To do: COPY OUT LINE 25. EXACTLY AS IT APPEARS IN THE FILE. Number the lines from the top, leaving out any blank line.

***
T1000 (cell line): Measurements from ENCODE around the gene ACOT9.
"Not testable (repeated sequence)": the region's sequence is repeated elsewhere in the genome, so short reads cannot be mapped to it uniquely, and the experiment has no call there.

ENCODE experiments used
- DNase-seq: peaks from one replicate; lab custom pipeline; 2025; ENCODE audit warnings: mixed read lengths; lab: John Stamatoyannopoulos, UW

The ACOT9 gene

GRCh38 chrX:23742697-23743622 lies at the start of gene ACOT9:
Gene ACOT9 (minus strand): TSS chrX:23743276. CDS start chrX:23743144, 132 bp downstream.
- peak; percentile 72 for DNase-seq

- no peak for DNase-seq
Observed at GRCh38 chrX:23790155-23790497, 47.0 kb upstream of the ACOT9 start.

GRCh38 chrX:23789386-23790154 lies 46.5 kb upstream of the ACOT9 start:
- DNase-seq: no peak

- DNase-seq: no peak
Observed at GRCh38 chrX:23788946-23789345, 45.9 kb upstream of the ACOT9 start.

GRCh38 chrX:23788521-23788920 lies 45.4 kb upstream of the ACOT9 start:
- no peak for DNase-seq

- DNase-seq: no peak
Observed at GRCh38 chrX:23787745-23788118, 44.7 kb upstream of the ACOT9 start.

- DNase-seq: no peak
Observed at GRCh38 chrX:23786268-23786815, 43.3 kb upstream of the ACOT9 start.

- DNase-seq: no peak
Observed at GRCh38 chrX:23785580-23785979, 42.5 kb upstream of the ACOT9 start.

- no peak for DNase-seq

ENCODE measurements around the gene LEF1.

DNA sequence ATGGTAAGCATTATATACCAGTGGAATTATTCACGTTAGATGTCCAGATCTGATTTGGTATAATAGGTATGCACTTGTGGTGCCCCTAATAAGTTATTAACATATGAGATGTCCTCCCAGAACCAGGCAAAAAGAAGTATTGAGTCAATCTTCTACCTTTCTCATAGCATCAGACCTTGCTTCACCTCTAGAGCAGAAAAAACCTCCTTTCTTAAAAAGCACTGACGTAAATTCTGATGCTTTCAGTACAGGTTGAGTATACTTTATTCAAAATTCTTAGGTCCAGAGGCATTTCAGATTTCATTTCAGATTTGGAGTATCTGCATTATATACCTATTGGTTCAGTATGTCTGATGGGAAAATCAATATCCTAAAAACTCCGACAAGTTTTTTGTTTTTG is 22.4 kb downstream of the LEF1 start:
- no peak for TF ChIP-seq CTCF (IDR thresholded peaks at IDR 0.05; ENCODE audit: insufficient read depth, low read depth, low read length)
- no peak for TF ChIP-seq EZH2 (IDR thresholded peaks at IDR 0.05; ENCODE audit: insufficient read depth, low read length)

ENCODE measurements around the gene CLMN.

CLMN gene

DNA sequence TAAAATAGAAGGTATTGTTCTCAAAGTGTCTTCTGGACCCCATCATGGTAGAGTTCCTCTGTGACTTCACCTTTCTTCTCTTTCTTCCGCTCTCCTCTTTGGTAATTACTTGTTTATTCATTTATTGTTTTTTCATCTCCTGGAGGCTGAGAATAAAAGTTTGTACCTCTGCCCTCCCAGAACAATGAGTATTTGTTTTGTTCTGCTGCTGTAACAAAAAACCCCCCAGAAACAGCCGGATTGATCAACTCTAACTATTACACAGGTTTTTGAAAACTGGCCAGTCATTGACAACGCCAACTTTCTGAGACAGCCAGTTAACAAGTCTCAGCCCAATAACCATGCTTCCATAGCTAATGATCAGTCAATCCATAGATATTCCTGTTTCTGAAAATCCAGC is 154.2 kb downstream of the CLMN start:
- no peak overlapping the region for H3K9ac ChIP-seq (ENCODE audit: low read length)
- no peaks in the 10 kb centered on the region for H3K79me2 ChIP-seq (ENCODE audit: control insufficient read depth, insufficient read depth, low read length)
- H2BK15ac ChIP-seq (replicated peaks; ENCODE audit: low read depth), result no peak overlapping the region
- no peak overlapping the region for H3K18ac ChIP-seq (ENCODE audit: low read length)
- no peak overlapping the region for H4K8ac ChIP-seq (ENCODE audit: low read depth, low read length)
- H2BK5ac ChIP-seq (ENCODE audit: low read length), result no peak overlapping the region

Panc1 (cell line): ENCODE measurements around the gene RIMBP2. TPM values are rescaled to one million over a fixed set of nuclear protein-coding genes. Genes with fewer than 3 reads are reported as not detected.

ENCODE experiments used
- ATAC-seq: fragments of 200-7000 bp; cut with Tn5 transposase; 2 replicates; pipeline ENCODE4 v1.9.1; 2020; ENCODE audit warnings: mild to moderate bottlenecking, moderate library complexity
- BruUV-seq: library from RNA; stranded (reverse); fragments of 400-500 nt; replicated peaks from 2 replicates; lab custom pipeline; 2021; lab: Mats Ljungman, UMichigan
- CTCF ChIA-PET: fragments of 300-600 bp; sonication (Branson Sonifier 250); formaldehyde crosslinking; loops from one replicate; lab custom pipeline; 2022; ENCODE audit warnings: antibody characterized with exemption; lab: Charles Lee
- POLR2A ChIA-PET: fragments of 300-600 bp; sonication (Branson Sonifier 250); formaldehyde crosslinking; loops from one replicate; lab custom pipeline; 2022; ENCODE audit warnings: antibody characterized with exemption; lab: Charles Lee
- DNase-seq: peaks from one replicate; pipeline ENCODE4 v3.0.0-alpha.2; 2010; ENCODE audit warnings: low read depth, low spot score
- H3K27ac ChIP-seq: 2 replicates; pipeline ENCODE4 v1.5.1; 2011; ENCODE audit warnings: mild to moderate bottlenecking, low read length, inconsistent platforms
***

DNA sequence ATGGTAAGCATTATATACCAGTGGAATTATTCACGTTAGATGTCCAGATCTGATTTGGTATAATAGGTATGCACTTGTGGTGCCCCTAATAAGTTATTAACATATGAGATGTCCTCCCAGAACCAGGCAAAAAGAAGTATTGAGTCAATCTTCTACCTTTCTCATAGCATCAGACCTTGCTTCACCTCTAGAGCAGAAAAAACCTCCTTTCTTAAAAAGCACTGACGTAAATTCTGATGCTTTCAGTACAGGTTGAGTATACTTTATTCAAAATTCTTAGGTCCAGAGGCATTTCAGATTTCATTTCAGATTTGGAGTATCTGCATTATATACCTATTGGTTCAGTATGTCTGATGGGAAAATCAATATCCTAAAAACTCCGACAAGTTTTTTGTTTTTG is 22.4 kb downstream of the LEF1 start: